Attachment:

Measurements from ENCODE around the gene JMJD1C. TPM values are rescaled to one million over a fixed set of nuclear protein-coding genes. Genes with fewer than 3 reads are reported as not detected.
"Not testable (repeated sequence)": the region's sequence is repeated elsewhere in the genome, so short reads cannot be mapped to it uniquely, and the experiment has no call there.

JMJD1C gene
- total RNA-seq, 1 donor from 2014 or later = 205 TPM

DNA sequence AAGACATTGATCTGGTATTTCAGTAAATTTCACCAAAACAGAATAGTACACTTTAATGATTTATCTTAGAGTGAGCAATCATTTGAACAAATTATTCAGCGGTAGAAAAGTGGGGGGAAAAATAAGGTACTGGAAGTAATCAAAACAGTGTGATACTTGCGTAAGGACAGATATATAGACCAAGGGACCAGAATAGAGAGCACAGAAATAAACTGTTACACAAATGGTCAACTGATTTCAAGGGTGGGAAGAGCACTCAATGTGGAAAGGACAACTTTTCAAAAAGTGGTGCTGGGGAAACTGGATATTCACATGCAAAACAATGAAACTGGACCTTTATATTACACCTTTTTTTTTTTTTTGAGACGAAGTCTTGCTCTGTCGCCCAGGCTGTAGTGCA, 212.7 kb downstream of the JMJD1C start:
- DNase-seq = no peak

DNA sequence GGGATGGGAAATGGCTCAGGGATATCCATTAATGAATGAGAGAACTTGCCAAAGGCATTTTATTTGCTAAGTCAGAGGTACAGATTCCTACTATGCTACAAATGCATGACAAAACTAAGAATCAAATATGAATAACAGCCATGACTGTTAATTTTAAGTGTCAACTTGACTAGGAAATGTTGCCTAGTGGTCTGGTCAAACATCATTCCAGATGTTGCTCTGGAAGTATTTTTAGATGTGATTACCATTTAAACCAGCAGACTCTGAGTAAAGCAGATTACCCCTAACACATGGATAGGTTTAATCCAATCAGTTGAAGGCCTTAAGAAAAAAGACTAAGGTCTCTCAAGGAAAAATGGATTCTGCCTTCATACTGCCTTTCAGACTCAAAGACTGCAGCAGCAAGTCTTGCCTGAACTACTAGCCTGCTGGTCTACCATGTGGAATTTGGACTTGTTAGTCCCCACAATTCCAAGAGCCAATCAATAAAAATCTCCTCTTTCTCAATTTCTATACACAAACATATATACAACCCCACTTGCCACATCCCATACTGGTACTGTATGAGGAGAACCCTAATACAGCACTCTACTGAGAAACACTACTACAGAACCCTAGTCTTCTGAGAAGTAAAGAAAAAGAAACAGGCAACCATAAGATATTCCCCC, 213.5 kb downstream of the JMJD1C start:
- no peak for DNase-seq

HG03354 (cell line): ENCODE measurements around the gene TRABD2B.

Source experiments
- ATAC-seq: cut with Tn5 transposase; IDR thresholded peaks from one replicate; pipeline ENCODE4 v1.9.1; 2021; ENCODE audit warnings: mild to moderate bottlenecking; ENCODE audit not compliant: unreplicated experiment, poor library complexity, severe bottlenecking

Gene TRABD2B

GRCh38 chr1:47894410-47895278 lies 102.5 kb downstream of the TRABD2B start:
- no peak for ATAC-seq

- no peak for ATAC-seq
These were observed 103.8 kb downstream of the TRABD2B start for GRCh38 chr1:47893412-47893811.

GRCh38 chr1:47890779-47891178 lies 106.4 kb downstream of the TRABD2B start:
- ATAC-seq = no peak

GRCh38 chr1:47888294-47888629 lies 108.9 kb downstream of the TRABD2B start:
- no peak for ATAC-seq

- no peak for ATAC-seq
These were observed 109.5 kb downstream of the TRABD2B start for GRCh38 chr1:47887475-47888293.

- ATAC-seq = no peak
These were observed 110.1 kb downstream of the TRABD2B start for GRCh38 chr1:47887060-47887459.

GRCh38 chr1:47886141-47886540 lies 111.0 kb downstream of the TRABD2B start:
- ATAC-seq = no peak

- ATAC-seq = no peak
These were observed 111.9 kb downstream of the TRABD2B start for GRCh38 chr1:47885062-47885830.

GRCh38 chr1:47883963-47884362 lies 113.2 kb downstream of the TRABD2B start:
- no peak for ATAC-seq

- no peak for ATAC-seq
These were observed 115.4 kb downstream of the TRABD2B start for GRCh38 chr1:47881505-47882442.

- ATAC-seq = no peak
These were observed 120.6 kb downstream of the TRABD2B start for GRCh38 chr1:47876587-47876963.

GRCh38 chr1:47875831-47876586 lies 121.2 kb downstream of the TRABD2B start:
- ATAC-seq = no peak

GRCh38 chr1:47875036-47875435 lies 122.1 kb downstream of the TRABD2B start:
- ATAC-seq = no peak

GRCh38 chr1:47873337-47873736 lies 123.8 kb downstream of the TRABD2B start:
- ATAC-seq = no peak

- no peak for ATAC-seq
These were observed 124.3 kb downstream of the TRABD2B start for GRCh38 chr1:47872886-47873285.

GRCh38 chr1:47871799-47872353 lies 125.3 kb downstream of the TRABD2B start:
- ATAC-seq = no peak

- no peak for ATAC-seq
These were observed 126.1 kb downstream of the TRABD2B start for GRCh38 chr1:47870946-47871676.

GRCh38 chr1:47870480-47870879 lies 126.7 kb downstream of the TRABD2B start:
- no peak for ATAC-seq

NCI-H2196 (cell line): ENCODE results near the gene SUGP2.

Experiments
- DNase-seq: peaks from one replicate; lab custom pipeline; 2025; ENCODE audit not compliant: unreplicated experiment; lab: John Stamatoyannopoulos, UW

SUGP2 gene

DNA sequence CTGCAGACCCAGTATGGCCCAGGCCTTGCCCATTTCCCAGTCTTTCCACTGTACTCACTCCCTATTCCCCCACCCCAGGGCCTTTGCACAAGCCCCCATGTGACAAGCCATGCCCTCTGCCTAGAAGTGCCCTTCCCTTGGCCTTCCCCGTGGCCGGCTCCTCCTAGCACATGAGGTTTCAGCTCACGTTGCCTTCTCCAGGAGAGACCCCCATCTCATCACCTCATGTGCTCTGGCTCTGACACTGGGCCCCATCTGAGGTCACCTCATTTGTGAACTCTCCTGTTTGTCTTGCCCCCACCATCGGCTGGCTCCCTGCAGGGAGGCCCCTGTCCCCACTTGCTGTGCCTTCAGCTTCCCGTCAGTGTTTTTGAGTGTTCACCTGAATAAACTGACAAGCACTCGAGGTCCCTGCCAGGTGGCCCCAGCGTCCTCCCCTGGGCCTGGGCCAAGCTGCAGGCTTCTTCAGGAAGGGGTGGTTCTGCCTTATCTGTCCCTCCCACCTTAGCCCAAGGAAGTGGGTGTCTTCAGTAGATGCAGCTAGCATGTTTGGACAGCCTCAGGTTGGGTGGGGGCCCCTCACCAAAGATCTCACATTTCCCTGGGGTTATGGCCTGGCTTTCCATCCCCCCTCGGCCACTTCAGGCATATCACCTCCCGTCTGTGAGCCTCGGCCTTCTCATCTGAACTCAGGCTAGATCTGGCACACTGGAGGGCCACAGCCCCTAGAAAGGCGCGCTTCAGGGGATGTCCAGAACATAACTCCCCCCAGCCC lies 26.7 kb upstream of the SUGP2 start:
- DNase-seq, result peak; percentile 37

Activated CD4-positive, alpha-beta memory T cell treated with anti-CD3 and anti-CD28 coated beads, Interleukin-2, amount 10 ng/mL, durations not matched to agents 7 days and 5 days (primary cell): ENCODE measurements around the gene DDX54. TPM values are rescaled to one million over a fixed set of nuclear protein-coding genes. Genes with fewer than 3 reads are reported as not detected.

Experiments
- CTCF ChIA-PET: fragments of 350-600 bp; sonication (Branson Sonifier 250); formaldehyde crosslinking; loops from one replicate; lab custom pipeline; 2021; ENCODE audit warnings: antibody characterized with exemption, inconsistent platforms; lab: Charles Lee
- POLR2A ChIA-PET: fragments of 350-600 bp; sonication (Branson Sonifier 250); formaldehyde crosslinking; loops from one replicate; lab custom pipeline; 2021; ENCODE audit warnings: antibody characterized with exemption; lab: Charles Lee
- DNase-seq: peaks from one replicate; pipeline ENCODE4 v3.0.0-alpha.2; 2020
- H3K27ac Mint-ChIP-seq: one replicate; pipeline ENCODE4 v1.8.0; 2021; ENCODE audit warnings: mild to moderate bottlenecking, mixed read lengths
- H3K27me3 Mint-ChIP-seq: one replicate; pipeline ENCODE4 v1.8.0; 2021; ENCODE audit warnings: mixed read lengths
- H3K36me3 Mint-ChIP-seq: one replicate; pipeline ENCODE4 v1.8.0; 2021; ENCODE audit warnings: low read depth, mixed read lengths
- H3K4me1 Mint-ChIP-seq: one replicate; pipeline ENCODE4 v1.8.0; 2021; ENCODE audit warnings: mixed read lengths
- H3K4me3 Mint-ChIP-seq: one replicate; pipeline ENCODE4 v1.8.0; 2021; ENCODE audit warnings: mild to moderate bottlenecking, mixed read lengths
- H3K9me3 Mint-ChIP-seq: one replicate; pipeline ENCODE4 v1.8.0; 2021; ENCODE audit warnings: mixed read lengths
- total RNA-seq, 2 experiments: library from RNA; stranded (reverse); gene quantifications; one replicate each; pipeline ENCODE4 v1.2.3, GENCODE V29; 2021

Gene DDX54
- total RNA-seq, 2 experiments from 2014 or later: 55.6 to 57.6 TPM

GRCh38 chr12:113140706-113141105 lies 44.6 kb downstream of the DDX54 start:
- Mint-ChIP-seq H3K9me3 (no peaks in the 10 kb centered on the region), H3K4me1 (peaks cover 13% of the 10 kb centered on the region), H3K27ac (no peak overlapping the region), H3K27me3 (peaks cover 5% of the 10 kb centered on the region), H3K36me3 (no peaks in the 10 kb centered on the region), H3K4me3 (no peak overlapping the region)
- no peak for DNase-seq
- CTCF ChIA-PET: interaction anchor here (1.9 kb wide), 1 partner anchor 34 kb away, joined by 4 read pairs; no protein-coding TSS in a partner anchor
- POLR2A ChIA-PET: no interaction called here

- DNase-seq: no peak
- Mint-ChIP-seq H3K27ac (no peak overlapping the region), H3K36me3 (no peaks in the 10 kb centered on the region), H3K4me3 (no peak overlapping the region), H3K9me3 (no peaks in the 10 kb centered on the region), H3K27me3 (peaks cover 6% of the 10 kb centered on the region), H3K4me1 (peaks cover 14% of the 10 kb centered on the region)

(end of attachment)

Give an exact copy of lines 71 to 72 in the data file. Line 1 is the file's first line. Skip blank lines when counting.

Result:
- no peak for DNase-seq
- CTCF ChIA-PET: interaction anchor here (1.9 kb wide), 1 partner anchor 34 kb away, joined by 4 read pairs; no protein-coding TSS in a partner anchor